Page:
“You know, we only had like 20 yards rushing or something,” right tackle Mitchell Schwartz said.
“But, well, yeah,” Schwartz said. “It’s a big but.”
Football is a trip. The Chiefs spent much of the last two decades on a desperate and (if we’re honest) lost search for a team like this. At times they were disorganized or dysfunctional, confident in the wrong things. They invested in the wrong players, presenting a hollow confidence in hopes of fooling themselves.
In those days, a win like this would set off a party. They would dance. They would sing. They would howl.
Now, they analyze.
No music played in the postgame locker room, at least not for a while, and even then the volume stayed low and the sound cut off after a few minutes. Receiver Demarcus Robinson did an NFL Network interview through his cell phone, and some teammates teased him for a bit — “Let ‘em see them pearly whites!” Mecole Hardman shouted — but it would be grossly inaccurate to call this a celebration.
Allowed up close, in these genuine moments, it isn’t hard to see which teams expect and which teams hope.
This group made that transition at some point last year, when it became apparent that Mahomes was not just good and not just good quickly but in fact a transformative force who could lift a franchise from consistently in the playoffs to potentially holding parades.
That changes everything, which explains the mood. This is a fun team, with players who genuinely care for each other. They spend all day at the practice facility, and then go home and hang out more. They vacation together. Not just position groups, either. As he left the locker room on Sunday, cornerback Kendall Fuller jokingly taunted receiver Tyreek Hill about beating him on Mario Kart. Hill vowed revenge.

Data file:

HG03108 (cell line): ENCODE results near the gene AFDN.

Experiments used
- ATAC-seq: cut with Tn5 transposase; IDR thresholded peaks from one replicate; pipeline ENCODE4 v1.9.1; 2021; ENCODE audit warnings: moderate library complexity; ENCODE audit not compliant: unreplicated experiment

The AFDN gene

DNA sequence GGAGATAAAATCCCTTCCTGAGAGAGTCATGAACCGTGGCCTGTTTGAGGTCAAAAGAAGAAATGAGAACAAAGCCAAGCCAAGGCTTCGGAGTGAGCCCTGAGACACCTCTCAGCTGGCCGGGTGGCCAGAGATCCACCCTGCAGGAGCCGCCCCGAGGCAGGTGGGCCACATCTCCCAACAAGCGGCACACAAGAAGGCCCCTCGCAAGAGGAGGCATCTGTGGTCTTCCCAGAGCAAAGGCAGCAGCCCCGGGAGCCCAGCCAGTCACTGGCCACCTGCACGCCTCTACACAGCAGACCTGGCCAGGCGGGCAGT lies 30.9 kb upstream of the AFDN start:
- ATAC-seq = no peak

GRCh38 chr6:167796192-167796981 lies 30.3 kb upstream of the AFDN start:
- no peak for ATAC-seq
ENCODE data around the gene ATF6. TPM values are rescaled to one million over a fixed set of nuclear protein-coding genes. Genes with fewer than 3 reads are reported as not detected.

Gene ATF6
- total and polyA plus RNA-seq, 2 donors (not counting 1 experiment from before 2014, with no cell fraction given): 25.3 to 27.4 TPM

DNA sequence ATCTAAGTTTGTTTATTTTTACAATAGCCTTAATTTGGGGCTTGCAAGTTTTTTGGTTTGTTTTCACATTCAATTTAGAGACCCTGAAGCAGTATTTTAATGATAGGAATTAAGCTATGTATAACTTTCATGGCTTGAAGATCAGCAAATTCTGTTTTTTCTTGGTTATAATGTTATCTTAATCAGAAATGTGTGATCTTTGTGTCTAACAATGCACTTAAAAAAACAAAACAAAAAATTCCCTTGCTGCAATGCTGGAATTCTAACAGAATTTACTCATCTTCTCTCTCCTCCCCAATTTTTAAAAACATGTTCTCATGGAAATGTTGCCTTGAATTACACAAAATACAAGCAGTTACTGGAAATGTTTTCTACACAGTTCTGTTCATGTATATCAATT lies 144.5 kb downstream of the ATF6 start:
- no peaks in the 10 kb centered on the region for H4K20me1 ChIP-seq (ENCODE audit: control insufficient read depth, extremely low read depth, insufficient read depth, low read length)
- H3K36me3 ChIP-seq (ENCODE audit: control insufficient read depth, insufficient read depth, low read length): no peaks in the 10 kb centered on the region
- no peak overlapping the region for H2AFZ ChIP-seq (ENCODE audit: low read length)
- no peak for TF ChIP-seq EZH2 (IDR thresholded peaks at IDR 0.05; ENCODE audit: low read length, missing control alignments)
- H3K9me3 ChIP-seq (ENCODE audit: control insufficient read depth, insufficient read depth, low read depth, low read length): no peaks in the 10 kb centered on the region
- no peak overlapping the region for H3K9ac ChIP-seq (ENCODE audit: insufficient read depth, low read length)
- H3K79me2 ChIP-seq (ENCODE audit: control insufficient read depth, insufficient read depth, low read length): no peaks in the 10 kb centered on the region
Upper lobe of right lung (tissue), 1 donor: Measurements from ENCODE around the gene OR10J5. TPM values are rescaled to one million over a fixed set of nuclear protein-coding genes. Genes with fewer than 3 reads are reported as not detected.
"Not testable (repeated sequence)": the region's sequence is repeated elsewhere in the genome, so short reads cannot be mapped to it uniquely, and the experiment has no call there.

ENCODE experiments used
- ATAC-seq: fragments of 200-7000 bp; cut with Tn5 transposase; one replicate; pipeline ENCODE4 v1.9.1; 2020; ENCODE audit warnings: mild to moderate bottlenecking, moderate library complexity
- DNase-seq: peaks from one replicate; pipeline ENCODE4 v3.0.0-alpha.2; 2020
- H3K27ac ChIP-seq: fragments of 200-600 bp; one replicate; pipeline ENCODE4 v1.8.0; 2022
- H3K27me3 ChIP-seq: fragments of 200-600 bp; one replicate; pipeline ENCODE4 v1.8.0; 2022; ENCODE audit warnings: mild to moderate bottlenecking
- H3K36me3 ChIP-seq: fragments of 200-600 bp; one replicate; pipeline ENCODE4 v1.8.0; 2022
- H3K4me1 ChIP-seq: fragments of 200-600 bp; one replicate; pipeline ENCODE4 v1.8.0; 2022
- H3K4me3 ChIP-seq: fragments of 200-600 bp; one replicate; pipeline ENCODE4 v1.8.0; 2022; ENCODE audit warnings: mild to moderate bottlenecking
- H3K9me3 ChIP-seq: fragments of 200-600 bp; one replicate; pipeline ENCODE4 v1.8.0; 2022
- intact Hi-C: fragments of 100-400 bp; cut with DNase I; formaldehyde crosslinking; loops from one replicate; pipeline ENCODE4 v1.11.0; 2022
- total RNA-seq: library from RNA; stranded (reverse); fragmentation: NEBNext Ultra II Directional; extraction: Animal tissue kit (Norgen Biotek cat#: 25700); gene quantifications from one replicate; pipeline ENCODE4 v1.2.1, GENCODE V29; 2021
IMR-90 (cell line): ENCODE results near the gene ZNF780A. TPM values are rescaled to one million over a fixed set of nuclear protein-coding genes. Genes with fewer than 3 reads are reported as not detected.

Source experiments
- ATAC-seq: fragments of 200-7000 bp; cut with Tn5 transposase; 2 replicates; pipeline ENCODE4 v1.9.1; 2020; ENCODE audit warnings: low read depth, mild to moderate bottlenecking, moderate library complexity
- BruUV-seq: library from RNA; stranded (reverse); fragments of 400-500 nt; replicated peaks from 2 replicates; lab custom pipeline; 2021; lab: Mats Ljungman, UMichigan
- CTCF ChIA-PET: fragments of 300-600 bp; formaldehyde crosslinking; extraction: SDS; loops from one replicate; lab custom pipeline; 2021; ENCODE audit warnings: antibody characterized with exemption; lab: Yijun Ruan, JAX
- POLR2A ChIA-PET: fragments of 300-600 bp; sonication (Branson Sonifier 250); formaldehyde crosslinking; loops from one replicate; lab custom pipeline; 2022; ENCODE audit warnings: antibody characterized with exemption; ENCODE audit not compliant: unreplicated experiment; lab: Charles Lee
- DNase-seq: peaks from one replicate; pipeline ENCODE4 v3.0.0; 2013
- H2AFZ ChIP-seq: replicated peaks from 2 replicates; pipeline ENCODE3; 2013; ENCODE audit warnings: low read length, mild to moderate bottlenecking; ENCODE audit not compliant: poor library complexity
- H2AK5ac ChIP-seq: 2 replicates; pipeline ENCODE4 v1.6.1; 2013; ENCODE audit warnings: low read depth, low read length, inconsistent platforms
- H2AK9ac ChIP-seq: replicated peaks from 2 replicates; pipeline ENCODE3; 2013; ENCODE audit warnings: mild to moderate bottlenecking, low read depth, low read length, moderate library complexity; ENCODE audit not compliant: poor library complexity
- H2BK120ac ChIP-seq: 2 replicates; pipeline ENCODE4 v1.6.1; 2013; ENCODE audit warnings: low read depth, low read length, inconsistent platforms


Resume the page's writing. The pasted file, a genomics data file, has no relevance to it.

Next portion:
Tight end Travis Kelce called playing on this team “the most fun rush that I’ve ever had in my life, man.” Sammy Watkins called seeing a pass from Mahomes spiraling through the air “the best feeling.” Clark said the offense is so good he wants to “grab that popcorn and watch those boys go to work.”
Reid has always encouraged fun, believing it to be not just an acceptable but a necessary component of success.
That can be a difficult balance, and there are times in the past that this group has overstepped. Kelce has, for instance, and is up front about that. A joke at the wrong time, or a line that distracts from the task.
There seems to be less of that now. These opportunities don’t exist for most teams, or in most seasons. Mahomes turns just 24 on Tuesday and is surrounded by a shameless collection of skill-position talent and one of modern football’s greatest offensive minds.
So it can feel like this is just how it will be going forward, that the Chiefs are the sport’s biggest threat to the next Patriots and will be contenders every year. But football is cruel, and the men who devote their lives to it know that truth.
These moments are precious, then, the success not an excuse to let up but an obligation to go harder. That’s different now. It’s all so different now.
“I’m not going to lie,” Kelce said. “That’s been the same from what I can see since training camp. Guys have known what we have is special. We’re just trying to keep building the beast every single week.”